Cholera epidemic 2022 in Nepal: Learn from the past to save the present

Cholera is an acute diarrhoeal infection of the small intestine caused by Vibrio cholerae bacteria. It spreads due to eating or drinking bacteria-contaminated food or water.

In developed countries, due to nearly universal advanced water treatment and sanitation practices, cholera is rare. However, developing countries like Nepal are prone to infection due to a lack of proper water supplies and sewage disposal. The infection is often mild or asymptomatic, but it can sometimes be severe and deadlier. 

Recently, cholera has outbroken in the Kathmandu valley and is taking the face of an epidemic. Till now, the case count is just around 20 officially, but experts fear many more cases are not reported. To combat the risk, local governments in the valley have put a ban on the open sale of street food like panipuri.

However, this might not be enough. To save yourself from the outbreak, each of you needs to be aware of the cholera outbreak in Nepal. Hence, we are explaining to you everything you need to know so that you can learn from the past and save yourself in the present.

Cholera’s record in Nepal

Going back to the history of cholera in Nepal, it was first recorded in 1823 followed by a series of epidemics that occurred in the Kathmandu valley in 1831, 1843, 1856, 1862, and 1887. In May 1886, the first scientific report on Nepal’s outbreak was published, which vividly describes the outbreak along with the demography, geography and sanitation and hygiene practices in Nepal at that time.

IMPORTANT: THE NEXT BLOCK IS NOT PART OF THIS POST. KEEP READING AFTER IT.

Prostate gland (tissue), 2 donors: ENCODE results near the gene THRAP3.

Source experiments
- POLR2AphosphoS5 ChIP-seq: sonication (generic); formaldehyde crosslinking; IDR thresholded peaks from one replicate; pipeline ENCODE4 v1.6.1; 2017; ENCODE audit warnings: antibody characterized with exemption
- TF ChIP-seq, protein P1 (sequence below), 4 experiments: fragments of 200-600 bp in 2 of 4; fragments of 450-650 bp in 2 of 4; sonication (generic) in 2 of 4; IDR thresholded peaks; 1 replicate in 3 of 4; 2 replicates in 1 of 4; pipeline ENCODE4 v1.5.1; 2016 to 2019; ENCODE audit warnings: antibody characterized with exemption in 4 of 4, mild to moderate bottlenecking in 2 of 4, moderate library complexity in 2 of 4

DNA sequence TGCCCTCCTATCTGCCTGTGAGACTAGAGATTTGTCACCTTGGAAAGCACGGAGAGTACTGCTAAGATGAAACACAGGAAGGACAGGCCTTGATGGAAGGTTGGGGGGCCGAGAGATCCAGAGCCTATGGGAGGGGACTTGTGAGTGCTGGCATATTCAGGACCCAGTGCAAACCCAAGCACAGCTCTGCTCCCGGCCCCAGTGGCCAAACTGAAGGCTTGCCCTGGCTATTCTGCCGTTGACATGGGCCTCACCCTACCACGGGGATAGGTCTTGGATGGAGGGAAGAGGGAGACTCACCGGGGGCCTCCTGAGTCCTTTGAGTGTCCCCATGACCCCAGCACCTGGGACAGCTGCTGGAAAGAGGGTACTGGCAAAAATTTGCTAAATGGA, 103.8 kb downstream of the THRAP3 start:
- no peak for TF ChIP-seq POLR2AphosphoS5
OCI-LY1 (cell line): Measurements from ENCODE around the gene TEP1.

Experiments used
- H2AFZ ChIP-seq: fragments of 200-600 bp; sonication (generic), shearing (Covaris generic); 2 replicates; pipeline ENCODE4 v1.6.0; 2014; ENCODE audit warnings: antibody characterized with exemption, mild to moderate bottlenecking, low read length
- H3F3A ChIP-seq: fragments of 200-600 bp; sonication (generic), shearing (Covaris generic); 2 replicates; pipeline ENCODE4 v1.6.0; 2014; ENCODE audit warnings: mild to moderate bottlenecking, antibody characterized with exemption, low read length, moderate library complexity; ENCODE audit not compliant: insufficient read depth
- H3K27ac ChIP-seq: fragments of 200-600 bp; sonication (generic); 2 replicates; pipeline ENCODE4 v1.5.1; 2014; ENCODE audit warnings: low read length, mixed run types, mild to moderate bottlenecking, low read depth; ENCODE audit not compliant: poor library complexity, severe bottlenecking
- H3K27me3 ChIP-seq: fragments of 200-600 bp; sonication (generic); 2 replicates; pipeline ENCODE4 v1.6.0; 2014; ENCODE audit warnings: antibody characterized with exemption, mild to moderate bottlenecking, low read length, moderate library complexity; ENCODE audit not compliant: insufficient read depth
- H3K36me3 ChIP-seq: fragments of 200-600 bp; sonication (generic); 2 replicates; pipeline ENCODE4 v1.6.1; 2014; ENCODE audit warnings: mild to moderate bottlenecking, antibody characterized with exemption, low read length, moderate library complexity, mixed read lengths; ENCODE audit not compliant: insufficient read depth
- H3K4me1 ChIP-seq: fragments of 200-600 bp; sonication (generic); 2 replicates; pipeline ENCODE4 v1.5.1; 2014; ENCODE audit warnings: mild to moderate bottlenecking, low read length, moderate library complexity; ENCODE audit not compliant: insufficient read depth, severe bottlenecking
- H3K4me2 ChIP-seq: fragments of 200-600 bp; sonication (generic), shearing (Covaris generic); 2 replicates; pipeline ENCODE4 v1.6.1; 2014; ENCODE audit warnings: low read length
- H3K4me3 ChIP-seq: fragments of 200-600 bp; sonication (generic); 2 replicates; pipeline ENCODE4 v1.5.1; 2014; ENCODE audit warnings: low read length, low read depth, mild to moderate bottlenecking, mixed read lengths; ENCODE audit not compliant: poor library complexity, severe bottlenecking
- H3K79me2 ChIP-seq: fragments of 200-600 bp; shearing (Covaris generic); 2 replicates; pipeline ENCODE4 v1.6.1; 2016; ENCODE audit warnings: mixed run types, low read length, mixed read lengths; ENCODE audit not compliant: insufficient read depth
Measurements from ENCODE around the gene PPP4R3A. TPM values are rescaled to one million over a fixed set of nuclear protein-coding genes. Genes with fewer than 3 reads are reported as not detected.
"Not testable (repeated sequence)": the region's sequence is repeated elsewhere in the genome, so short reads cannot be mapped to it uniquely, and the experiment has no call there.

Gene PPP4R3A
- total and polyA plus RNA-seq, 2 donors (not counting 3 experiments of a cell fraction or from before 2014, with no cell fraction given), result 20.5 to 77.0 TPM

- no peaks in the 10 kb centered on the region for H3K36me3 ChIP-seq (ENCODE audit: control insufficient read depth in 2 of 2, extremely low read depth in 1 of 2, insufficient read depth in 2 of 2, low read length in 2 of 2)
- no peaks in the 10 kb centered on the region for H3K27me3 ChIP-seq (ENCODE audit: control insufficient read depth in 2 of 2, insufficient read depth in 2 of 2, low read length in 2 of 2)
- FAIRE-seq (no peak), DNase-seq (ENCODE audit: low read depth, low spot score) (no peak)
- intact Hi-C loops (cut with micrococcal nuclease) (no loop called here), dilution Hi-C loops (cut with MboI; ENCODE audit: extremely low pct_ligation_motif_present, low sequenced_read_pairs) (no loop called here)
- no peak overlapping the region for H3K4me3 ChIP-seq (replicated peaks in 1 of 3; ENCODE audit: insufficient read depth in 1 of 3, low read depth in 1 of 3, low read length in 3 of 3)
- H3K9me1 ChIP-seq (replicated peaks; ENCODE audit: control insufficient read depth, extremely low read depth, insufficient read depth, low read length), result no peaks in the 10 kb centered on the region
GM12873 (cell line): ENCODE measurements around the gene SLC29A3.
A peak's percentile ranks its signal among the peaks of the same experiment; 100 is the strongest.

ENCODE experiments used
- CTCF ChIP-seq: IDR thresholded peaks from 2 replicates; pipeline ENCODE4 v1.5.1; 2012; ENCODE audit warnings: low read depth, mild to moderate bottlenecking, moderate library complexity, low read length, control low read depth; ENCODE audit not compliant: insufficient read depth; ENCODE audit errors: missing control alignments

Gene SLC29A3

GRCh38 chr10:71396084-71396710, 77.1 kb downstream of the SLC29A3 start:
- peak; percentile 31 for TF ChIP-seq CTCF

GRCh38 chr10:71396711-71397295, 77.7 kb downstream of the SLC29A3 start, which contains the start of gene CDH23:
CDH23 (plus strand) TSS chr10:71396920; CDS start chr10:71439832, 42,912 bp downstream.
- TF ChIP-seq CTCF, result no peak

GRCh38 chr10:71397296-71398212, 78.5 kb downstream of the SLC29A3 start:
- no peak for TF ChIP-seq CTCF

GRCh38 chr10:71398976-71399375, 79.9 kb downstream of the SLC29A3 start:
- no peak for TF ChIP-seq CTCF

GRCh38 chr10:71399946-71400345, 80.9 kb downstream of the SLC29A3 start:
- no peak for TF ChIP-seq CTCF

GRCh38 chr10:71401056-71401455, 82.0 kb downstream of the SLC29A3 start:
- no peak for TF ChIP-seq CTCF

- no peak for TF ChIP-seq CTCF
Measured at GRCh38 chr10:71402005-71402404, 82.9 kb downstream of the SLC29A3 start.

There was a gap in the public health history of Nepal for nearly a century following only a few reports, perhaps due to the political turmoil and trend of isolationism in the Rana regime. 

Only in the early 1990s, a handful of studies began to surface in Nepal, but most of these studies were laboratory-based surveillance or outbreak reports. The seasonal nature of cholera was shown in the reports with most cases reported during the rainy or monsoon season, which starts in June and usually ends by October in Nepal.

In 2009, the largest cholera outbreak was reported in Jajarkot, the mid-western region of Nepal, with more than 30,000 people affected, with more than 500 people losing their lives. 

Similarly, an outbreak was reported recently during the 2014 monsoon in Rautahat in the Terai region adjoining India; more than 600 people were affected.

Assessing the risk

Overall, nearly 20 per cent of the population of Nepal is estimated to be at the risk of infection by V. cholerae. Due to inadequate health facilities, poor water and sanitation conditions and a lack of education, every year, there are reports of cholera outbreaks from rural and urban locales, particularly in the hilly districts of the mid-western and far-western regions of Nepal.

The early-stage symptoms of cholera include profuse watery diarrhoea termed rice-water stools, vomiting, thirst, leg cramps, restlessness or irritability. While examining a patient with profuse watery diarrhoea, the health workers should look for signs of dehydration, such as rapid heart rate, loss of skin elasticity, urine output, quality of pulses, mental condition, thirst, breathing, capillary refill, extremities, dry mucous membranes, low blood pressure and skinfold. 

menstrual cramps